Red, White, and Brewed: Does Heat Affect Taste?
The theory that bitterness in hops affects the perceived heat of spicy food has been long-held by brewers. Earlier this year, Samuel Adams released Rebel Rider Session IPA and Rebel Rouser Double IPA, which joined Rebel IPA in the Rebel Family of West Coast-style IPAs. “With these three brews of varying bitterness available to craft beer drinkers nationwide, we set out to test the theory once and for all – and had a lot of fun in the process,” says Jennifer Glanville, Samuel Adams Brewer and Director of Brewery Programs.
They partnered with The Culinary Institute of America (CIA) for the study. “I traveled to the CIA’s Hyde Park, NY, campus to join a group of distinguished chefs and culinary experts in a sensory tasting panel.” As a group, they sampled the three Samuel Adams West Coast-style IPAs alongside Buffalo wings that could be described as ‘medium hot.’ “Our goal was to specifically test how a beer’s International Bittering Units (IBUs) and alcohol by volume (ABV) affect the perceived spiciness of spicy foods.”
The Buffalo wings, which served as the constant, were tasted in comparison with each Rebel brew in ascending order of ABV and IBUs. “We first tasted the wings with Rebel Rider Session IPA, then moved on to Rebel IPA, and finally Rebel Rouser Double IPA.” After each pairing was tasted, they held a group discussion and wrote down their observations. “As one of the panelists said ‘Same meat, different heat!”
They concluded that together, the greater IBUs and higher the ABV does increase how taste buds perceive spiciness. “However, how the mouth perceives ‘heat’ depends on other characteristics in a beer, like the hops and malt.”
Overall, the three Rebel brews had significantly different interactions with the Buffalo wings. “Rebel Rouser Double IPA produced the highest spiciness rating and dramatically increased the heat intensity of the wings. This pairing is perfect for hop heads and spicy food lovers.”
Rebel Rider Session IPA has a lighter body and lower alcohol content, which allowed the beer and wings to complement each other nicely. “With this pairing, the heat lingered a little longer on the palate compared to the other brews, likely because of Rebel Rider’s lighter malt profile and refreshing interplay between the piney, citrus hop notes and the spiciness of the wings.”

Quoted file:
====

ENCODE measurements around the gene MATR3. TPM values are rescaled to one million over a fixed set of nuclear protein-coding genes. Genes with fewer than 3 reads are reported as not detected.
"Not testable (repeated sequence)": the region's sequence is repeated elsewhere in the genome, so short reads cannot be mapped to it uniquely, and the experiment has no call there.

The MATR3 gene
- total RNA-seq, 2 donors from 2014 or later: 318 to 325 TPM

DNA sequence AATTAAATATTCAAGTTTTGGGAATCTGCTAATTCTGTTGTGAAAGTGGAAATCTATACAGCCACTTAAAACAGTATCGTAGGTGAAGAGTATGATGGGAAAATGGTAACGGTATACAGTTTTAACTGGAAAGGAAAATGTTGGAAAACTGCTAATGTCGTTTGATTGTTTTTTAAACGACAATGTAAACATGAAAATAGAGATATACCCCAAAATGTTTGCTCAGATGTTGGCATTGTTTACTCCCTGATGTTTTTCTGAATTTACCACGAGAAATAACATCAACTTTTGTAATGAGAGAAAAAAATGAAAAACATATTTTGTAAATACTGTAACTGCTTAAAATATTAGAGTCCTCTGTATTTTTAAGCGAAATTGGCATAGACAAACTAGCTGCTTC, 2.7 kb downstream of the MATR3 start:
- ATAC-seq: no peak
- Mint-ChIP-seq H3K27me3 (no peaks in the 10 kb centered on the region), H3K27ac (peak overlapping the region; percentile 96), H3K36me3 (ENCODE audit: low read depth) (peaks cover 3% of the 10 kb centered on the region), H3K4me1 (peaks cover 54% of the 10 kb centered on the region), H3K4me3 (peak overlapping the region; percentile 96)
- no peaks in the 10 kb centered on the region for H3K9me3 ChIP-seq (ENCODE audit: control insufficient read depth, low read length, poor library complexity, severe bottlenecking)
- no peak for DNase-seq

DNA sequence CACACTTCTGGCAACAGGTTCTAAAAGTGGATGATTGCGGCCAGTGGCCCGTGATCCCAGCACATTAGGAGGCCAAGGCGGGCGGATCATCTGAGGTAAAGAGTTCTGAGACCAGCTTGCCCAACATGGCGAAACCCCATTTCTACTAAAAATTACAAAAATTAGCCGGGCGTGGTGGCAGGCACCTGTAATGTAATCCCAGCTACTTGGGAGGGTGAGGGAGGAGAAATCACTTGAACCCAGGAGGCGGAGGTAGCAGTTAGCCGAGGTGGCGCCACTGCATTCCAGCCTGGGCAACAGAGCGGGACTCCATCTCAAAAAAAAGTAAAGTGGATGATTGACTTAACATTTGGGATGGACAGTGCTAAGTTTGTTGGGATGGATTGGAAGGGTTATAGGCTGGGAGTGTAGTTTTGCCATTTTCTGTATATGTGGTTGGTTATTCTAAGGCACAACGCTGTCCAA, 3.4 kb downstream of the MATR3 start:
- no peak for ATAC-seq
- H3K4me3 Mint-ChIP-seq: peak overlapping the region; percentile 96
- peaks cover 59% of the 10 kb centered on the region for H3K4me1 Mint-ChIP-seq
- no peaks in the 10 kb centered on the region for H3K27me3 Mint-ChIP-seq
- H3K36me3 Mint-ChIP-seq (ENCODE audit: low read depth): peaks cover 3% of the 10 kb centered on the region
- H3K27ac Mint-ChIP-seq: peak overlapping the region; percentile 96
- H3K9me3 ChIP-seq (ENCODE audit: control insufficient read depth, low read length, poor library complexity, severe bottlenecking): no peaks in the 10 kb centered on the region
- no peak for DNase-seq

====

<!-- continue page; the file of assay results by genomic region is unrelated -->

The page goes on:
Rebel IPA showcases a balance of malt and hop flavor rather than aggressive bitterness, and was the most complementary pairing. “Rebel IPA’s big citrus, piney and resinous hop flavors accentuated the sweet, meaty taste of the chicken and just the right amount of heat from the Buffalo spice.”
How Hops Affect Heat
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The study showed that the higher the IBUs and alcohol level, the perceived spicy flavor was increased. “However, ‘heat’ also depends on a number of other characteristics, including the type of hops used and the beer’s malt profile.”
Different palates interpret the interactions between hops and food in different ways, so to a certain extent it what food pairs best with hoppy beers depends on personal taste. “For me, the pairing of Buffalo wings and Rebel IPA in this study was a great one.” She says that the beer’s malt character ensures that the hops and the wings’ spiciness never overpower one another. “Instead, they allow both the bitterness and heat to really be evident on their own.”
Aside from Buffalo wings, another pairing she enjoys with hoppy beers is carrot cake. “It might sound crazy, but the hop bitterness cuts through the icing and brings out the sweetness of the carrots. IPAs also pair well with a dish like beer-battered fish and chips.”
Can a Beer Be Too Hoppy For Spicy Food?
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“The idea of “too much hoppiness” is really a matter of personal taste,” say Glanville. “For example, Rebel Rouser Double IPA, which has 85 IBUs, produced far and away the highest spice rating and dramatically increased the heat intensity of the Buffalo wing pairing.” This “freight train” of heat and hops, as one panelist referred to it, might be overwhelming for some people, but delicious for others.